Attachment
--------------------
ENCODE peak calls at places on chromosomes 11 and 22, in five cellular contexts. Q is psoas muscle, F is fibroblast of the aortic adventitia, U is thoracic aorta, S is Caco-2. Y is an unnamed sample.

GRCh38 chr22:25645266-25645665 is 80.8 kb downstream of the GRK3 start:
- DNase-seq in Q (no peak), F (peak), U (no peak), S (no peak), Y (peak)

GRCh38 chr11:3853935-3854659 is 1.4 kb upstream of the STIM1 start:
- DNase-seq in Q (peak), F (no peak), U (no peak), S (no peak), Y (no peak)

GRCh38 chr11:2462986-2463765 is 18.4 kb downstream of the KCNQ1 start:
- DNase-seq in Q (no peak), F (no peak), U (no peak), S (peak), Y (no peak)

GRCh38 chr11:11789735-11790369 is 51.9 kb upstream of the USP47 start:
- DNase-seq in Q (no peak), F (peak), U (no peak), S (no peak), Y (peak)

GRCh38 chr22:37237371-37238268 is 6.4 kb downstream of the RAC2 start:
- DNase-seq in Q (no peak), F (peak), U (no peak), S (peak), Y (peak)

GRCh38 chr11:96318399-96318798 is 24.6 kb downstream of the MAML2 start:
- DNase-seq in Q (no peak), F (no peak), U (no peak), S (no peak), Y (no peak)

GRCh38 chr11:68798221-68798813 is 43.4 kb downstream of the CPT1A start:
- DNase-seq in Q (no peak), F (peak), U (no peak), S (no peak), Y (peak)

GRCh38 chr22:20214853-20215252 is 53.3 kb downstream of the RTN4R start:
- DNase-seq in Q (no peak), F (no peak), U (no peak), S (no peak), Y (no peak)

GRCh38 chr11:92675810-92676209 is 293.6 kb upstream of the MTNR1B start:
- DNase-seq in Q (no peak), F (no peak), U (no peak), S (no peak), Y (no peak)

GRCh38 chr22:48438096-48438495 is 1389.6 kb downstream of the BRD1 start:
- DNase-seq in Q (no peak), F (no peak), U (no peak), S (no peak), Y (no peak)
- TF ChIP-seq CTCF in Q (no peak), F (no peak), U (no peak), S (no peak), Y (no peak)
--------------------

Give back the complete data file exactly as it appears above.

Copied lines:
ENCODE peak calls at places on chromosomes 11 and 22, in five cellular contexts. Q is psoas muscle, F is fibroblast of the aortic adventitia, U is thoracic aorta, S is Caco-2. Y is an unnamed sample.

GRCh38 chr22:25645266-25645665 is 80.8 kb downstream of the GRK3 start:
- DNase-seq in Q (no peak), F (peak), U (no peak), S (no peak), Y (peak)

GRCh38 chr11:3853935-3854659 is 1.4 kb upstream of the STIM1 start:
- DNase-seq in Q (peak), F (no peak), U (no peak), S (no peak), Y (no peak)

GRCh38 chr11:2462986-2463765 is 18.4 kb downstream of the KCNQ1 start:
- DNase-seq in Q (no peak), F (no peak), U (no peak), S (peak), Y (no peak)

GRCh38 chr11:11789735-11790369 is 51.9 kb upstream of the USP47 start:
- DNase-seq in Q (no peak), F (peak), U (no peak), S (no peak), Y (peak)

GRCh38 chr22:37237371-37238268 is 6.4 kb downstream of the RAC2 start:
- DNase-seq in Q (no peak), F (peak), U (no peak), S (peak), Y (peak)

GRCh38 chr11:96318399-96318798 is 24.6 kb downstream of the MAML2 start:
- DNase-seq in Q (no peak), F (no peak), U (no peak), S (no peak), Y (no peak)

GRCh38 chr11:68798221-68798813 is 43.4 kb downstream of the CPT1A start:
- DNase-seq in Q (no peak), F (peak), U (no peak), S (no peak), Y (peak)

GRCh38 chr22:20214853-20215252 is 53.3 kb downstream of the RTN4R start:
- DNase-seq in Q (no peak), F (no peak), U (no peak), S (no peak), Y (no peak)

GRCh38 chr11:92675810-92676209 is 293.6 kb upstream of the MTNR1B start:
- DNase-seq in Q (no peak), F (no peak), U (no peak), S (no peak), Y (no peak)

GRCh38 chr22:48438096-48438495 is 1389.6 kb downstream of the BRD1 start:
- DNase-seq in Q (no peak), F (no peak), U (no peak), S (no peak), Y (no peak)
- TF ChIP-seq CTCF in Q (no peak), F (no peak), U (no peak), S (no peak), Y (no peak)